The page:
According to Cody Walker, reboots and relaunches have been a part of comics for decades now[i]: From Julius Schwartz’s revisionist techniques that birthed the Silver Age in DC Comics – Barry Allen as the second iteration of the Scarlet Speedster, The Flash, a re-imaging of the Jay Garrick-Golden Age archetype, alongside Hal Jordan as re-envisioned Green Lantern, a radically altered variation of the Alan Scott version – to the seminal landmark series, Crisis on Infinite Earths (1986) which strived to collapse decades of convoluted continuity and multiversal multiplication into one, ostensibly cohesive and singular universe, retcons, relaunches and reboots have proliferated exponentially in the post-Millennial context.
But what concerns me here, and the prime purview of this article, is the term itself, reboot. For the past three years, I have been researching the concept as part of a PhD thesis into the phenomenon which has seen the paradigm translated from the comic book language into other cultural dictionaries. Christopher Nolan’s Batman Begins (2005) began the trend in cinema which has since been adopted by a plethora of commentators to describe a wide variety of artifacts, texts and practices, some of which require interrogation due to the paradoxical elements at work across the popular culture landscape. In short, the term reboot has exploded beyond its initial definition and is being utilized in a multitude of contradictory and, I would suggest, rather problematic ways.
So, then, what exactly is a reboot? How does it differ from other revisionist strategies such as the remake, the adaptation, the retcon and the relaunch?
In the world of fictional narratives and long-running, serialized stories, the term is used to indicate a removal or nullification of history in order to ‘begin again’ from ‘year one’ without any requirement of canonical knowledge of previous incarnations. I would argue that a reboot is a narrative technique that renders all previous iterations null and void. Thus, the slate is wiped clean, and the story begins again from ‘year one’ untethered from the pre-established continuum. In short, a reboot begins a new continuity. So, post-Crisis, comic book fans could, theoretically, pick up John Byrne’s Man of Steel series or Frank Miller’s Batman: Year One and need no prior knowledge whatsoever of the vast narrative tapestry that preceded them. Indeed, as explained within the diegesis of Crisis on Infinite Earths, the DC pantheon of characters, from Superman to Batman and all in between, retained no memory of the earlier continuity and history begins again from a new spatiotemporal position or an alternative narrative universe.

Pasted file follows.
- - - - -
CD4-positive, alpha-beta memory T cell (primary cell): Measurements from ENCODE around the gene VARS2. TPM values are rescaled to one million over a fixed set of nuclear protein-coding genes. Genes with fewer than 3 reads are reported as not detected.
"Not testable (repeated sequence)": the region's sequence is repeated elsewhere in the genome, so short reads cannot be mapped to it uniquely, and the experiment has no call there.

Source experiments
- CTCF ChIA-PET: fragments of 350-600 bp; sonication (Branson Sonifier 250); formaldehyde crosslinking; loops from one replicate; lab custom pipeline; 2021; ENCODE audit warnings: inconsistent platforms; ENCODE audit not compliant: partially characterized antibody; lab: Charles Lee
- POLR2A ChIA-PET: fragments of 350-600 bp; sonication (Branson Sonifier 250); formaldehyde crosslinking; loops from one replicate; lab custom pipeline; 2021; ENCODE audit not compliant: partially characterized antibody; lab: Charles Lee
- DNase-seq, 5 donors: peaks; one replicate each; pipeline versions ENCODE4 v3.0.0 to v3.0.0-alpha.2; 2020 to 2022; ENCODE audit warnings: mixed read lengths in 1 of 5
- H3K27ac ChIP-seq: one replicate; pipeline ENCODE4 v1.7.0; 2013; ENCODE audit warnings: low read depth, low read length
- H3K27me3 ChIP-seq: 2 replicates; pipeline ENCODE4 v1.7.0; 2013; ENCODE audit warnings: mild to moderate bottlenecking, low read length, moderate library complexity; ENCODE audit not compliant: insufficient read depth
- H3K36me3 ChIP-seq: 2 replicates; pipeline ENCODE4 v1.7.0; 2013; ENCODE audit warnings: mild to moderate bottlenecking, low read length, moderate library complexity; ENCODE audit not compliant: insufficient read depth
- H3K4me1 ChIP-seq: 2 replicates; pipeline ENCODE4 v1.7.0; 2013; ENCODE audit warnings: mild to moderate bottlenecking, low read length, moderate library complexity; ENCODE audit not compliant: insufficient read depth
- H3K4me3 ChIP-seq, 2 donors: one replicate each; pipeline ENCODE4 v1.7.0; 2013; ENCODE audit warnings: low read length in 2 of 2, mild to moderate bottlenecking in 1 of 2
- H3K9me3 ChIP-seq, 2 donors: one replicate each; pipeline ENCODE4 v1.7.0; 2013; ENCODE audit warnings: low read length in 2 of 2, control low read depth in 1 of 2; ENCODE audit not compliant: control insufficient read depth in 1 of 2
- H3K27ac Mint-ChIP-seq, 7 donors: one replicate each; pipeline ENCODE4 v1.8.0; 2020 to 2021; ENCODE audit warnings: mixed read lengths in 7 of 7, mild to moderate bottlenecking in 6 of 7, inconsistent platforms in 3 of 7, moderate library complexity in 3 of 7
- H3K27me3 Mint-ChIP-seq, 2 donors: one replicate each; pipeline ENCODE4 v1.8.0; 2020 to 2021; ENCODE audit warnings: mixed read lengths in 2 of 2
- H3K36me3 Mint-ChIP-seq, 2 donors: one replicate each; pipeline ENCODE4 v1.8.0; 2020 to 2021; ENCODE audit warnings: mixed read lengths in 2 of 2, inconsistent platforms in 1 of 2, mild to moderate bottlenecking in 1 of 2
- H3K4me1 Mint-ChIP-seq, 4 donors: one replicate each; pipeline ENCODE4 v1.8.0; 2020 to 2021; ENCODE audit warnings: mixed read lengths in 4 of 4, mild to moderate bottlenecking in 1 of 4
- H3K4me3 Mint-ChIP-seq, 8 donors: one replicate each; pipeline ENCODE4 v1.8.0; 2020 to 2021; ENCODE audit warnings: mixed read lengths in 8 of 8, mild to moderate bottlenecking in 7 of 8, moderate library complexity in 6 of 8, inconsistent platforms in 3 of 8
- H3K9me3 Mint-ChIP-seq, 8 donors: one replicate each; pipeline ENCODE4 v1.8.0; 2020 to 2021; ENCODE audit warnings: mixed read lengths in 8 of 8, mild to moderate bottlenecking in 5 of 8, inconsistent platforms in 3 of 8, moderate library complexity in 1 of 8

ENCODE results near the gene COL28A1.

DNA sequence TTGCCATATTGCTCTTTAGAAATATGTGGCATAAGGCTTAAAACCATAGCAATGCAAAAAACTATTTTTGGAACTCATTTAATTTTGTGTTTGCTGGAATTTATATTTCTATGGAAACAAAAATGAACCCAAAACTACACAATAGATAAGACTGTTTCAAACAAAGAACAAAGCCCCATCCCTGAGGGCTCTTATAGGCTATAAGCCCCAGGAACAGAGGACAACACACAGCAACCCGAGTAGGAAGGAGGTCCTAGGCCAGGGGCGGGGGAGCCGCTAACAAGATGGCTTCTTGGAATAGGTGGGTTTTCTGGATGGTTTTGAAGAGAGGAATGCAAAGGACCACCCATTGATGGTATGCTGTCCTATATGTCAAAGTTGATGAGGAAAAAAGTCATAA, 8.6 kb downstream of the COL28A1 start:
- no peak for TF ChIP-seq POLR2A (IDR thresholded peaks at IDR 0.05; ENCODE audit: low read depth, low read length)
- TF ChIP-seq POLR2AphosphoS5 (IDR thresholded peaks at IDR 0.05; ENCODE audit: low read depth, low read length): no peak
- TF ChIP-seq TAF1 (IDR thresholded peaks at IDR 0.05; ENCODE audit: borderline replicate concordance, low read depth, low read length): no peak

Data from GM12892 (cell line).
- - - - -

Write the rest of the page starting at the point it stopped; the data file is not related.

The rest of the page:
Of course, while it may be simple to wipe the memory of fictional characters, it is impossible to perform a similar ‘crisis’ on the reader; so older fans – and new readers should they eventually wish to do so – can return to the earlier universe and pay a visit to old friends. This is why a reboot can never completely wipe the slate clean, but, in the first instance, regenerates the narrative from the beginning – sometimes going back earlier than ever before as with Batman Begins (2005), Casino Royale (2006) or Star Trek (2008) does in cinema (more of which later).
Tracing the genealogy of the reboot is a difficult and arduous task: the earliest mention of the word I can find is from a Superman/ Batman graphic novel by Jeph Loeb and Michael Turner which was published in 2004 (and I would appreciate any extra assistance from the expert fan culture out there regarding earlier uses of the term and the marshalling of tangible evidence to support this). Although the general consensus amongst fans is that the reboot is a comic book conceit and has since travelled across into other fictional mediums, such as film, TV and others, there is very little evidence to suggest that this is the case beyond mere hearsay and fan apocrypha. The descriptor that does, however, keep cropping up, is that of ‘retroactive continuity’ or ‘retcon’ for short. Is this the reboot avant la lettre, before the term itself was coined? Is the reboot simply a ‘hard’ retcon?
The retcon differs from the reboot in the sense that it alters elements of a series’ chronology without collapsing the narrative continuum altogether – i.e. it does not ‘begin again’. One of the earliest uses of this technique is arguably the Arthur Conan Doyle short story, ‘The Final Problem’ where the great detective, Sherlock Holmes, plunges to his doom from the heights of the Reichenbach Falls after duelling with his bête noire, Moriarty. At the time, Conan-Doyle had grown weary of Holmes because he believed that the massive success of the character was deterring him from more intellectual pursuits in the literary field and felt that ‘putting him down’ was the only viable solution. However, due to the demands of avid fans, he was persuaded to bring him back from beyond the grave, thereby rewriting Holmes’s continuity (which is rather ‘loose’ in any case and is still a cause of contention for many Sherlockians who seek to rationalise some conflicting details in the Conan-Doyle canon of texts. Novelist, Michael Chabon illustrates this excellently in his non-fiction book, Maps and Legends)[ii].
A further example of the retcon in other media include the 1980s TV smash hit, Dallas. In 1985, at the height of the series’ popularity, fan-favourite Bobby Ewing was unceremoniously killed off in a car accident. As a result, ratings dipped and, six months after the fact, Bobby was resurrected through an age-old narrative quirk: yes, folks, it was all a dream. The point I want to make here is that the retcon does not begin again but, rather, alters details in the continuum for the purposes of story. Of course, this does not always have the desired affect: Dallas had ‘jumped the shark’ by bringing Bobby back from the dead and many commentators cite this as the primary reason for the show’s decline in popularity and eventual cancellation – although a sequel which began airing in 2012 has revitalised some of the earlier success.